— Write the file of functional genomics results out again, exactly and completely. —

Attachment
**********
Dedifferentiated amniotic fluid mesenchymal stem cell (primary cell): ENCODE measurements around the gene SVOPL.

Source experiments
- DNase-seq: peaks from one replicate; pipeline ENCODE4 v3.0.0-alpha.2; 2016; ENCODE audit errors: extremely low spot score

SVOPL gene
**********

Dedifferentiated amniotic fluid mesenchymal stem cell (primary cell): ENCODE measurements around the gene SVOPL.

Source experiments
- DNase-seq: peaks from one replicate; pipeline ENCODE4 v3.0.0-alpha.2; 2016; ENCODE audit errors: extremely low spot score

SVOPL gene